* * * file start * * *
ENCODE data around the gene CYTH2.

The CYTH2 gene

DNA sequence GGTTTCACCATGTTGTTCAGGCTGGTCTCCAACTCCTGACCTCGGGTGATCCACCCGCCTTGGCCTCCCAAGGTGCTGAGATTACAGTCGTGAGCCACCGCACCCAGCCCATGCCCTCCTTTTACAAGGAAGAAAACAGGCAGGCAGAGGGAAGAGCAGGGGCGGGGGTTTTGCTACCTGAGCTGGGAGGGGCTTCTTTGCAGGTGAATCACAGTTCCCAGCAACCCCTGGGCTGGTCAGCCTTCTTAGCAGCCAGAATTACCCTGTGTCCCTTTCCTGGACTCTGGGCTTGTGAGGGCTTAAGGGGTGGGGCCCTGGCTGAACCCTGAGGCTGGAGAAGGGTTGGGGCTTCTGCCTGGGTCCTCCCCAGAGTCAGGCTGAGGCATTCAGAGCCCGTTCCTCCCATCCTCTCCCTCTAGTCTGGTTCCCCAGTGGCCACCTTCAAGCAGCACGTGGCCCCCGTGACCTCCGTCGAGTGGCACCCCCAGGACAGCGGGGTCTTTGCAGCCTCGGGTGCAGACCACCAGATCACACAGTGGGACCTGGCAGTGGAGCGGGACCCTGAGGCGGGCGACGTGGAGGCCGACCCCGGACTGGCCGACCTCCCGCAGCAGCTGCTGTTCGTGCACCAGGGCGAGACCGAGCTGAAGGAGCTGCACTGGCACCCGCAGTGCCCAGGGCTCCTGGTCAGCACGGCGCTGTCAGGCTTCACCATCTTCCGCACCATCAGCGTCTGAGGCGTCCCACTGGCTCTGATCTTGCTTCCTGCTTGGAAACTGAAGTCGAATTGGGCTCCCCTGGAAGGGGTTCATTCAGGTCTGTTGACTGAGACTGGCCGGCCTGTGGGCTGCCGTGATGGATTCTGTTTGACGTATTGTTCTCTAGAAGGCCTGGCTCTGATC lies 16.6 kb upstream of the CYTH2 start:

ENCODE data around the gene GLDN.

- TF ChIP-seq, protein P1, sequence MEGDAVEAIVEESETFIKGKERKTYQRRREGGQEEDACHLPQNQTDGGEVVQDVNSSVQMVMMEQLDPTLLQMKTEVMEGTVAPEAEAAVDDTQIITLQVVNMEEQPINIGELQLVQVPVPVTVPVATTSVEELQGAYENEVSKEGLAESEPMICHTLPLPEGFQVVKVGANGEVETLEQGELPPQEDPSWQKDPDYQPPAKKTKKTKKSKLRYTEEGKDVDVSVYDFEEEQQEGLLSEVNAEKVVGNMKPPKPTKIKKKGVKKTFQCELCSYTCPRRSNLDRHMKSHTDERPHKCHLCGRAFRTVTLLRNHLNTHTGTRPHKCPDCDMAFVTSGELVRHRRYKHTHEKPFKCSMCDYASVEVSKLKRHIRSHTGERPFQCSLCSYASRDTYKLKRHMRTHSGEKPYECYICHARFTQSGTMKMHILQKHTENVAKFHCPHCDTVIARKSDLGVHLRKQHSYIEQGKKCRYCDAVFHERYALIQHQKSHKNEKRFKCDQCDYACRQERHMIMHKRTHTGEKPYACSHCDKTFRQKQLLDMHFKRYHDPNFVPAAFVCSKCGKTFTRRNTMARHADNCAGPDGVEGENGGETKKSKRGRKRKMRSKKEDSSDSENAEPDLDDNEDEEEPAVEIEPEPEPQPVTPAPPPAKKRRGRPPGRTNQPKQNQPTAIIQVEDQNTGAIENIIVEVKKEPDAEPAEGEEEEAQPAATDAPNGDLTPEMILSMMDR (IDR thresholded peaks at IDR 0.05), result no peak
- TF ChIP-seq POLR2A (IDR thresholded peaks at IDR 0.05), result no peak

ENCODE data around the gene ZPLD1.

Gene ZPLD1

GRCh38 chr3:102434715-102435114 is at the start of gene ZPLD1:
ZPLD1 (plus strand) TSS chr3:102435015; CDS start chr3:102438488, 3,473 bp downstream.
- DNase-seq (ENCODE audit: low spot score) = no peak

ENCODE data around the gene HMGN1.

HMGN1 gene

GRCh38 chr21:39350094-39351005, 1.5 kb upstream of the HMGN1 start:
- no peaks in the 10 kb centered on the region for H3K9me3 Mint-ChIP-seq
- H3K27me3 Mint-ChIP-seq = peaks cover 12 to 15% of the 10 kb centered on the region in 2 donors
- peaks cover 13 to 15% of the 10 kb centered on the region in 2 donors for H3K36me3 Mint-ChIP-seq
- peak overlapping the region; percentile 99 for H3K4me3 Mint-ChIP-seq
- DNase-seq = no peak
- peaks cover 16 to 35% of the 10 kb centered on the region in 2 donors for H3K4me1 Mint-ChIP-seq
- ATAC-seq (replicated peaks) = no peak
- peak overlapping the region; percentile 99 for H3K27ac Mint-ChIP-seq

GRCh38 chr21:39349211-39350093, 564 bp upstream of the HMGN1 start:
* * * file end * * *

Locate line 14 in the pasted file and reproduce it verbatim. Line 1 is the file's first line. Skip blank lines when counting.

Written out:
GRCh38 chr21:39350094-39351005, 1.5 kb upstream of the HMGN1 start: